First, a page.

But if he doesn’t believe in the existence of the mind apart from the brain, how dare he set himself up to be a judge of what is reality, ignoring the needs and demands of all the angry and disturbed people out there, who are demanding change from others? Their needs and demands should be the first priority in a new atheist society, not some guy’s neurons’ illusions about “reality.” See, for example, “Darwin’s “horrid doubt”: The mind” for a quick overview.
The problem becomes painfully obvious when Harris says stuff like this:
I am well aware that sexism and misogyny are problems in our society. However, they are not the only factors that explain differences in social status between men and women. For instance, only 5 percent of Fortune 500 companies are run by women. How much of this is the result of sexism? How much is due to the disproportionate (and heroic) sacrifices women make in their 20’s or 30’s to have families? How much is explained by normally distributed psychological differences between the sexes? I have no idea, but I am confident that each of these factors plays a role. Anyone who thinks disparities of this kind must be entirely a product of sexism hasn’t thought about these issues very deeply.
In short, Harris believes in the weight of evidence, not the power of ideology. But his “fellow liberals” live in a post-mind world: They know that politically correct people follow their line, which is to say that their neurons fire correctly. And they know how to deal with the ones whose neurons don’t fire correctly.
Sp his stance comes with two disadvantages: It is inconsistent with the materialist frame he assumes. In that frame, “reason” and “evidence” can only be statements about the individual brain’s workings, not about external reality.
His Twitter opponents understand that perfectly well; they have known and lived it for decades. He apparently hasn’t and doesn’t.
Now here is the second disadvantage: What opponents, new atheist or otherwise, see is a man who isn’t stupid or corrupt enough to, for example, be enlisted into a project to force neuroscience programs to accept more women, independent of qualifications, to create parity – or else. Boorstein’s audience would probably prefer to hear that person’s practised rant about systemic injustice, intelligible or otherwise.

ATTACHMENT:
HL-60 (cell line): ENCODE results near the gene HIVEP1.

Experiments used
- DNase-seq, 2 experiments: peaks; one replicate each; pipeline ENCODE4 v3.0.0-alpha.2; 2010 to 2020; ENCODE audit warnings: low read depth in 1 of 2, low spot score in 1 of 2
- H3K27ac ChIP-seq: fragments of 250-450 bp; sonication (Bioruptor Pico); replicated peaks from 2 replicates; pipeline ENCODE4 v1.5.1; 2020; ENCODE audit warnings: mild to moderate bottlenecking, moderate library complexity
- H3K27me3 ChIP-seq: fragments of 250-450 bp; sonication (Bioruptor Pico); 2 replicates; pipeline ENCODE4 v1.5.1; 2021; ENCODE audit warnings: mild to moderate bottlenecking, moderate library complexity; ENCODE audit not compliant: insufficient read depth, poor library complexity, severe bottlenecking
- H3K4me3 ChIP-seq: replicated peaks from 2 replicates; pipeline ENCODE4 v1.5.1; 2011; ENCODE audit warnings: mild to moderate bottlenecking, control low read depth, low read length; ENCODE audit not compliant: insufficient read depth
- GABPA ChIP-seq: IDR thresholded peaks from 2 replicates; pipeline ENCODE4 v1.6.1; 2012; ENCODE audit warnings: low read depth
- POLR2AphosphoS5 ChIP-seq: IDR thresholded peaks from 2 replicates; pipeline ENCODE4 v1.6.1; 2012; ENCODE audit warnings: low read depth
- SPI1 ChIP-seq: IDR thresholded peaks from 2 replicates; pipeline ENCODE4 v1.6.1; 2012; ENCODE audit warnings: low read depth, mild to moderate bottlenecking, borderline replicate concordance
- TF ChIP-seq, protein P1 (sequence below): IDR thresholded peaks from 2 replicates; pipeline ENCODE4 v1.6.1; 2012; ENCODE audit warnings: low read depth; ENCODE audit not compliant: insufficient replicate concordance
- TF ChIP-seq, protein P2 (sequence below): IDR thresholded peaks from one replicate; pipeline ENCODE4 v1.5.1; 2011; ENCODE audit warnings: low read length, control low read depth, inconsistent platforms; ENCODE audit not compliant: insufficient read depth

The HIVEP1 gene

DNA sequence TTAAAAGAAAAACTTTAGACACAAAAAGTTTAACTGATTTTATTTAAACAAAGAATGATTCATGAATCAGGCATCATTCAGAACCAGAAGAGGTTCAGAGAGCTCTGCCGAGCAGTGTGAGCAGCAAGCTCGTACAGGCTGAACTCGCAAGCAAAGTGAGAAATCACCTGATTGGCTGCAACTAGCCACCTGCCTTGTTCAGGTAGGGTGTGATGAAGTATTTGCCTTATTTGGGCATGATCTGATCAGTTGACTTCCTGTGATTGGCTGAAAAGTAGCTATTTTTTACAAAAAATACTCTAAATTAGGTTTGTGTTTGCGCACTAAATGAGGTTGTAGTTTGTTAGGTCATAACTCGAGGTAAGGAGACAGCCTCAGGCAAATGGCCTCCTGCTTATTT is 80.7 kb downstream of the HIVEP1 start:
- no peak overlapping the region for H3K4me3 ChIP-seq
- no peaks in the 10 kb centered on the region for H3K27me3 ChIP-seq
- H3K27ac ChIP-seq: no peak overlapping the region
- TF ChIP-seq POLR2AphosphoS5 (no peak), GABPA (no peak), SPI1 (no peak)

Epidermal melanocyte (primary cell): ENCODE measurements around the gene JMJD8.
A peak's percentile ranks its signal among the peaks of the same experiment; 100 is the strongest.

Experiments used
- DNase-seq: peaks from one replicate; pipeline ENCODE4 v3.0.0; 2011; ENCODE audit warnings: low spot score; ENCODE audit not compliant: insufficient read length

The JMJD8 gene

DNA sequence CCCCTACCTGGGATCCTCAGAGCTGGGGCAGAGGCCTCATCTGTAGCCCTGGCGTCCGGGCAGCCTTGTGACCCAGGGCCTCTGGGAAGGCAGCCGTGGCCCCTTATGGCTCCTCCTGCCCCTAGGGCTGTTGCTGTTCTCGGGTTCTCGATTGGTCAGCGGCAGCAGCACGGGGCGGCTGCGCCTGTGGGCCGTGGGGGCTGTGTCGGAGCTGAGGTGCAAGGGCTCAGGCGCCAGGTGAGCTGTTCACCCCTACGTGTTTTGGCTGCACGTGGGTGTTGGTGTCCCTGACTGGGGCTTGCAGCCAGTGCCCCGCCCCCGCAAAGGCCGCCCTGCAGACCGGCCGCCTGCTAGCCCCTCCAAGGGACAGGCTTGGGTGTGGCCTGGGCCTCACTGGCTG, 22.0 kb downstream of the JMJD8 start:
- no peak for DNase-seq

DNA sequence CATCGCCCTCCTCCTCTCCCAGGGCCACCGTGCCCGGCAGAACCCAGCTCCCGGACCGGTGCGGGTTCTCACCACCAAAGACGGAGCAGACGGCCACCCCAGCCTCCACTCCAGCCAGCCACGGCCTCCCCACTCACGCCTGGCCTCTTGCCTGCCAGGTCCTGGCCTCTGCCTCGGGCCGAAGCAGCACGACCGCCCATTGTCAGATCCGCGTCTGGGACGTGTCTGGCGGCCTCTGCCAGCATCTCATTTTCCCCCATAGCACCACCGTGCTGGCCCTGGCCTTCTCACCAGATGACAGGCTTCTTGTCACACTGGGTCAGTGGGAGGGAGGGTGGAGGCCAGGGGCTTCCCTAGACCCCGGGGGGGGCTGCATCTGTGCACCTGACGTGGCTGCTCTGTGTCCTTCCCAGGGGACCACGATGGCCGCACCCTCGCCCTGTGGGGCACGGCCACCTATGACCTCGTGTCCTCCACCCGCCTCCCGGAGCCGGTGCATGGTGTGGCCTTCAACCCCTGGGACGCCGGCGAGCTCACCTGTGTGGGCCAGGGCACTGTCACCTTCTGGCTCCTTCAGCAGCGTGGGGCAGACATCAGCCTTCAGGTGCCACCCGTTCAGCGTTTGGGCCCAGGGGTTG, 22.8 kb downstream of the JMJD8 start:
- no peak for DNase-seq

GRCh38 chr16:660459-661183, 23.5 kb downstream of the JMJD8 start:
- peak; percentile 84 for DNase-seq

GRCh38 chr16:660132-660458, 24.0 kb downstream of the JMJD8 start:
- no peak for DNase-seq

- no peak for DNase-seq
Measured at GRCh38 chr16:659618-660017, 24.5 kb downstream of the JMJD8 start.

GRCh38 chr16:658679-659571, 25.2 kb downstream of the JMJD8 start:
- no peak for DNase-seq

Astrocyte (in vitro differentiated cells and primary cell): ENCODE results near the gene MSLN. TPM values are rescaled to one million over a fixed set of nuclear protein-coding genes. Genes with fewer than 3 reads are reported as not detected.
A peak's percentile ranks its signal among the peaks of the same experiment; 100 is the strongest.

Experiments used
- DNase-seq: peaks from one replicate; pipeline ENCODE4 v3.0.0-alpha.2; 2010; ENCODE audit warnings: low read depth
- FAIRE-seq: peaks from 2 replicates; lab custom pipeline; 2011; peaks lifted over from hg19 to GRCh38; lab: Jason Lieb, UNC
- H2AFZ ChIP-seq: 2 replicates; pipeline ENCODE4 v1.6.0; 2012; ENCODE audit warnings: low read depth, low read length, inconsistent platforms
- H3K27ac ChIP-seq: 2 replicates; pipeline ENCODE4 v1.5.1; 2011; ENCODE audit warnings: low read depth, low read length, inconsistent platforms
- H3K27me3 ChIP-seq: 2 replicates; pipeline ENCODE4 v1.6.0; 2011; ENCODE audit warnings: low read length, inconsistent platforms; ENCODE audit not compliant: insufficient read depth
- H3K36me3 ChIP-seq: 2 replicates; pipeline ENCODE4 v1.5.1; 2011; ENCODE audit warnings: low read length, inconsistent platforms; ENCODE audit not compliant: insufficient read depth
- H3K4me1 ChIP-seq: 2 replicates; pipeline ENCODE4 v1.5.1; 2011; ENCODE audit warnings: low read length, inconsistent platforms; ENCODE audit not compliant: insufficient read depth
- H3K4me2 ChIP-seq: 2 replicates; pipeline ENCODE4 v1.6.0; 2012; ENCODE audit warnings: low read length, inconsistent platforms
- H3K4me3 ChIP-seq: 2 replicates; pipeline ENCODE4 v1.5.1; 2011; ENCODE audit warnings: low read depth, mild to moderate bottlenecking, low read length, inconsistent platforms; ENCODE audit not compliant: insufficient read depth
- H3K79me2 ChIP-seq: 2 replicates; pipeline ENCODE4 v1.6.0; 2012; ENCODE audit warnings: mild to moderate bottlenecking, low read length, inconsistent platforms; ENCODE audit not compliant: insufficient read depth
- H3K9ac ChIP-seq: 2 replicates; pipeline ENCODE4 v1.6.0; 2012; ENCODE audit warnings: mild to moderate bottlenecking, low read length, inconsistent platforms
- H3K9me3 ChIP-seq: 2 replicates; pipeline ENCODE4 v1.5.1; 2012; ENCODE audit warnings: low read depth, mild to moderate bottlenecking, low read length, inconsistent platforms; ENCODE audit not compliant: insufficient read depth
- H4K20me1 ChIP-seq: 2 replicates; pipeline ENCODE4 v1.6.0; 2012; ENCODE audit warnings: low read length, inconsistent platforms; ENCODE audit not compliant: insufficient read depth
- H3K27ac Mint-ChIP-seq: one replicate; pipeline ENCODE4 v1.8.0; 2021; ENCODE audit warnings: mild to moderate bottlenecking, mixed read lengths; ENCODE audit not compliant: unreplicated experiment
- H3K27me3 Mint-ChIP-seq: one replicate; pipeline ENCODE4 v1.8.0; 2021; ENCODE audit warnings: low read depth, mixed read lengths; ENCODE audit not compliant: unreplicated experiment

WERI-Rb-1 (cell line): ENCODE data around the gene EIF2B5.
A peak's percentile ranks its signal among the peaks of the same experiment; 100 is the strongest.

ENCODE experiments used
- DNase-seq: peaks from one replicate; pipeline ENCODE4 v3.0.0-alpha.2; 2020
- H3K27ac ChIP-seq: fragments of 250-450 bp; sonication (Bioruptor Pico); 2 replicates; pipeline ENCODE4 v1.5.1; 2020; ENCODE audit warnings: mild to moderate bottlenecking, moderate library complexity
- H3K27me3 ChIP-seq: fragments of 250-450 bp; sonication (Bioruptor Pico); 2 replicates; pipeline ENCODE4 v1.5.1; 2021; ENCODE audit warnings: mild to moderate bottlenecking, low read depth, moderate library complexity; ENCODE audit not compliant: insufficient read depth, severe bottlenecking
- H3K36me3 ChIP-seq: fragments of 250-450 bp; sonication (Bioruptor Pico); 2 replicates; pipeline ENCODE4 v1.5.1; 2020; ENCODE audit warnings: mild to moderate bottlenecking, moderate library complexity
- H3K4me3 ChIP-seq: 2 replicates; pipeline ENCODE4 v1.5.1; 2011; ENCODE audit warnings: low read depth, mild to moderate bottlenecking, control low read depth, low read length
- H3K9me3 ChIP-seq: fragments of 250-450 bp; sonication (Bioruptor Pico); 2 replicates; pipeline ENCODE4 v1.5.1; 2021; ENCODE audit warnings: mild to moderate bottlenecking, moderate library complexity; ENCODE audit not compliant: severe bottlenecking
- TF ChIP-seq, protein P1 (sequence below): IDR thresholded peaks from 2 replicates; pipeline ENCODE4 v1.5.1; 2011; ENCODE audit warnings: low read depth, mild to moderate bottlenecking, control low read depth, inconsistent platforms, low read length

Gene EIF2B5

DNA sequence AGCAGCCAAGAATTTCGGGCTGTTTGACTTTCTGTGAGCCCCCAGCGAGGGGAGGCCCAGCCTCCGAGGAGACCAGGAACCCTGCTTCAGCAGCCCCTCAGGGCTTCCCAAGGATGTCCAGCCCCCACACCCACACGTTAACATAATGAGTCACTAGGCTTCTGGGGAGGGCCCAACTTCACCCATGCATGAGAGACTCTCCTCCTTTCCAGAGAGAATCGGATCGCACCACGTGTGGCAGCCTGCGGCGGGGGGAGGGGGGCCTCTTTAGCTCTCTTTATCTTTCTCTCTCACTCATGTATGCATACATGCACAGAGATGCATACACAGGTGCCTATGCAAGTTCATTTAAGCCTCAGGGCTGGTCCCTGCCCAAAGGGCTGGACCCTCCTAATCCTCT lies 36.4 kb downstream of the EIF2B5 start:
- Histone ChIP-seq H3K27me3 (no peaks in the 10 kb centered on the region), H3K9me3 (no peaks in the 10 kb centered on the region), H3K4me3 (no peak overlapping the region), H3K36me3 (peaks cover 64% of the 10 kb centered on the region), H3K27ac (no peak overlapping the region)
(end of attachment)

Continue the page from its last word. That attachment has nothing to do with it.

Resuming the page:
Because, as C.S. Lewis said, long after “I think” has been disproven, “I want” remains.
That’s what will really kill the new atheist movement’s credibility, even to itself.
Incidentally, I’ve noted roughly the same thing about men’s vs. women’s achievements here (2009):
Actually, if we leave Darwin’s obsession with natural selection out of the matter for a moment, we can come up with a simple explanation for the difference between men’s and women’s achievements. Men are far more likely to win Nobel Prizes than women – but also far more likely to sit on Death Row.
For most normal achievements, women will do as well as men, given a chance. Women do just as well as men at being, say, a family doctor, an accountant, a real estate agent, a high school teacher, etc.
It’s only in outstanding achievements – either for good OR for ill – that men tend to dominate. One way of seeing this is that the curve of women’s achievements fits inside the curve of men’s achievements, either way.
Natural selection does not explain this because most men who have outstanding achievements do not contribute a great deal to the gene pool as a consequence.
Either they produce few or no children, or their children do nothing outstanding. So Darwin did not really have a good explanation for this fact.
Note: Multiverse cosmology, dear to new atheists, means among other things that reality doesn’t matter. See The Science Fictions series at your fingertips (cosmology) for a quick overview.